This doesn't help her now, but when you buy an REO, or any house for rehab, you should call the utility companies to find out if there is any money owed. Banks are notorious for not paying their bills (taxes too, I'll add). The purchase contract must state who pays, whether or not a lien was filed.

Any liens against the property should have been uncovered by the title company. This is why you have title insurance. I'll guess the utility company didn't file a lien.


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RE: Does this sound right?

Here ya go...

Just like every other place I've ever worked or lived...Seattle's water & sewer charges follow the property & not the owner. So, if a balance remains unpaid they may lien the property & not release the lien until the account is paid in full. It doesn't matter who currently holds title to the property.

/tricia

Here is a link that might be useful: Seattle's water & sewer liens


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RE: Does this sound right?

"Just like every other place I've ever worked or lived...Seattle's water & sewer charges follow the property & not the owner. So, if a balance remains unpaid they may lien the property & not release the lien until the account is paid in full. It doesn't matter who currently holds title to the property."

Except that whomever auctioned the property did not convey a clean title.

Go after them immediately.

If you purchased a title insurance policy they should have found the liens. Call the title insurer immediately.


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RE: Does this sound right?

The property might well have been sold 'subject to' any existing liens. Happens all the time.

The title policy could also have been 'subject to'. If not listed as an exception then the title company should take care of the lien...assuming the purchaser bought title coverage.

/t


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RE: Does this sound right?

"If not listed as an exception...."

OH! What is that?
That's why it pays to have someone, who knows the technical aspects of real estate and the associated ins' and outs' of buying properties, especially "the good deals".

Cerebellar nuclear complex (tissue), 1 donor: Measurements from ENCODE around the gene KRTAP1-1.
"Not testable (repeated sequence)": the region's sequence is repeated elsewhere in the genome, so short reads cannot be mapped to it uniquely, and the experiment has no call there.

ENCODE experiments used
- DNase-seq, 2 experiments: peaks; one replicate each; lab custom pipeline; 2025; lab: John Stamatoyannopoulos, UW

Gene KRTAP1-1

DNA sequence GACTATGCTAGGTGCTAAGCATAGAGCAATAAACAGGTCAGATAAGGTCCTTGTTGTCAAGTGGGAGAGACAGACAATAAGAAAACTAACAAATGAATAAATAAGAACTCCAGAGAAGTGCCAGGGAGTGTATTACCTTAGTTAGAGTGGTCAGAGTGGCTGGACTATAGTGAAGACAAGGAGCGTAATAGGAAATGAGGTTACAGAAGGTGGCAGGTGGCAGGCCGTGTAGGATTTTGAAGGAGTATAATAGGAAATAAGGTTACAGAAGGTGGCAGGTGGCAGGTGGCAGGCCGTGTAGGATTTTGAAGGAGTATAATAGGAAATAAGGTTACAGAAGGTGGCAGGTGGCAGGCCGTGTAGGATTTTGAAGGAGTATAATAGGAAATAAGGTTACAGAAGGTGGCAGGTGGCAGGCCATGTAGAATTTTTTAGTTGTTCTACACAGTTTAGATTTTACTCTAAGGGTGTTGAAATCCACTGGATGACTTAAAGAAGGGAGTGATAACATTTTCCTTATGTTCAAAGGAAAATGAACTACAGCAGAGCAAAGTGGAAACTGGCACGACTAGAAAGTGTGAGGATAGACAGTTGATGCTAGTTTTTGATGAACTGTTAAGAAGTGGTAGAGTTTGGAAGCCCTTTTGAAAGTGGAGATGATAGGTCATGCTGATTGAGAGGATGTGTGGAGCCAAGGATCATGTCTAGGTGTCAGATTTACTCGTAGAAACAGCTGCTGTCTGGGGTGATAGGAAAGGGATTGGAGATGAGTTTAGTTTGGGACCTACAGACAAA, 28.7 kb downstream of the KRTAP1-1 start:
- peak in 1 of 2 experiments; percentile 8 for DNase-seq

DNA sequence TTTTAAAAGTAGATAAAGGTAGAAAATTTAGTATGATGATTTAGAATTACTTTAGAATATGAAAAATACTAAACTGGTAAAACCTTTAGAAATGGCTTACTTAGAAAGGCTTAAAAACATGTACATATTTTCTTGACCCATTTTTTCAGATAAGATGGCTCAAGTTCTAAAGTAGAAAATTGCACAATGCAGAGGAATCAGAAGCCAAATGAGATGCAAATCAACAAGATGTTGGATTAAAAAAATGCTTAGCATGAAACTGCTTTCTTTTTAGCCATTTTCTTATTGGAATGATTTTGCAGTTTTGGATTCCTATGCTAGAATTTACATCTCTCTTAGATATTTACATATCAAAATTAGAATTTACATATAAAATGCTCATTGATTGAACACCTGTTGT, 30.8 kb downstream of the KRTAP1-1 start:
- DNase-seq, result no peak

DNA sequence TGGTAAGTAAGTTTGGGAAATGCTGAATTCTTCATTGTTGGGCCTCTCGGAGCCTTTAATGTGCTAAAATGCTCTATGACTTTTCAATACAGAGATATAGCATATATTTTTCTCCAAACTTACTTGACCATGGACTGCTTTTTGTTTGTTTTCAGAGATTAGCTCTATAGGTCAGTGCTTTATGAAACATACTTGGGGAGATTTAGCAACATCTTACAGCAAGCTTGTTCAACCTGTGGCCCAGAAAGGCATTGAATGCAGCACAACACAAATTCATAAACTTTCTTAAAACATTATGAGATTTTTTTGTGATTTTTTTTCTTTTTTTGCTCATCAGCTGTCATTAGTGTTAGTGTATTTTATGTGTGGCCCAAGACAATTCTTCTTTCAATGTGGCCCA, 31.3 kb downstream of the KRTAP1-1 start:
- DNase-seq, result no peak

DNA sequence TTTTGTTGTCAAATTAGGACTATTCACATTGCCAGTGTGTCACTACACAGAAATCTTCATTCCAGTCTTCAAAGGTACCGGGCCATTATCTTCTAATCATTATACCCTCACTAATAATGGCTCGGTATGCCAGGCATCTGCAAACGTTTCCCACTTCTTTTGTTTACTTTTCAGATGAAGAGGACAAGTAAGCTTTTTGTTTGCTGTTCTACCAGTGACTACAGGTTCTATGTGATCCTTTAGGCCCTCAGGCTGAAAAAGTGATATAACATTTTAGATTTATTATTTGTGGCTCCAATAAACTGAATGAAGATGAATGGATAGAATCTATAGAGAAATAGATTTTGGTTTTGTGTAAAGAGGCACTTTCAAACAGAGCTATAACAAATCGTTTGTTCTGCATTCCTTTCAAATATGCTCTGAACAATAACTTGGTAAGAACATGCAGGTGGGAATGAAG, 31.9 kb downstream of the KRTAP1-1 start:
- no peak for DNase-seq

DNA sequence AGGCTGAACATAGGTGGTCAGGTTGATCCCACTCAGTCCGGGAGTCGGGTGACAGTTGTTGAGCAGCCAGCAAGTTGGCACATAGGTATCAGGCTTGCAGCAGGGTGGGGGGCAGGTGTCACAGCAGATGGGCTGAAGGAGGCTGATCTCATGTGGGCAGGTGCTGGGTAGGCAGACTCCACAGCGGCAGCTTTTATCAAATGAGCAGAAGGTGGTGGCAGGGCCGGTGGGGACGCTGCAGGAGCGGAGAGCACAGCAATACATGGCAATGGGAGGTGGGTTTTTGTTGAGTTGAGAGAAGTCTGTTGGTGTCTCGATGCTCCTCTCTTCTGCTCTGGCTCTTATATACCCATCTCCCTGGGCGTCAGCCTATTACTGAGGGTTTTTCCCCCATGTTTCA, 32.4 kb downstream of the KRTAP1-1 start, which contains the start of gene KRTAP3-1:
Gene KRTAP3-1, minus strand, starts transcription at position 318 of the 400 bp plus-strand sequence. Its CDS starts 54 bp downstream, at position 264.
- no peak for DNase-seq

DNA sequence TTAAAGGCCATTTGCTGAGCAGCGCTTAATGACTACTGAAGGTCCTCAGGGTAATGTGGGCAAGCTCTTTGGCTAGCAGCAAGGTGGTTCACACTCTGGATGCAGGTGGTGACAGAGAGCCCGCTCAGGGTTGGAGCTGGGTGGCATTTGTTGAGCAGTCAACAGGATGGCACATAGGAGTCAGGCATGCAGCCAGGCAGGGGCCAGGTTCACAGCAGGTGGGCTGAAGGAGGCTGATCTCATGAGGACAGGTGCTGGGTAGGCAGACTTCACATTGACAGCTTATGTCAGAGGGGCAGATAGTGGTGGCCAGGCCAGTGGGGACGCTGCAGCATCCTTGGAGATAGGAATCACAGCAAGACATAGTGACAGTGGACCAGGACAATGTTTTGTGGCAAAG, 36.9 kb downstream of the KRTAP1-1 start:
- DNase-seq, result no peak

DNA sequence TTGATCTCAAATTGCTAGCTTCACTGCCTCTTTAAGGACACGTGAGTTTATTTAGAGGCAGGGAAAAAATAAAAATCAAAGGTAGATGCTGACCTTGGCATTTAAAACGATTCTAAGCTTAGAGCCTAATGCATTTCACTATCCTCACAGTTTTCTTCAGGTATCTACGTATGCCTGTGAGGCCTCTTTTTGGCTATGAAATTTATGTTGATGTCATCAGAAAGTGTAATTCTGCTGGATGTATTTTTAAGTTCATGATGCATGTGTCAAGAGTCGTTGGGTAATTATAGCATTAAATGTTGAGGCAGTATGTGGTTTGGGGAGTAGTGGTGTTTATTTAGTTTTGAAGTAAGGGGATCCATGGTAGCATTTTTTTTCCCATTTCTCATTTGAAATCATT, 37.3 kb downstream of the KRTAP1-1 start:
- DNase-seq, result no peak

Good catch triciae.


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RE: Does this sound right?

In the nearby city, where I once owned an investment property, I had to go to city hall for what amounted co-signing for utilities for the person who was occupying my house. IOW, if the tenanats defaulted on their utility payments, guess who got to pay? What I'd love to know is how in the world did those companies allow an occupant to accrue 5K worth of charges and not shut their utilities off before the amount got obscene?


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RE: Does this sound right?

The utility company does not need to file a lien. Since they seem to have the power to refuse service as long as there is an unpaid bill listed against the property, they have all the leverage they need. Filing an actual lien, absent a law requiring it, would just be an unnecessary expense for them.


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RE: Does this sound right?

This is one of the pitfalls of buying at auction if you don't know exactly what you are doing. The buyer should have purchased title insurance and had a complete title search done.


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RE: Does this sound right?

I would check with the attorney general in your state. There are just too many various laws for us to give you advise that applies to you unless we know all the specifics (town and state, did you do a title search, are their liens on the property, who is the utility, etc.).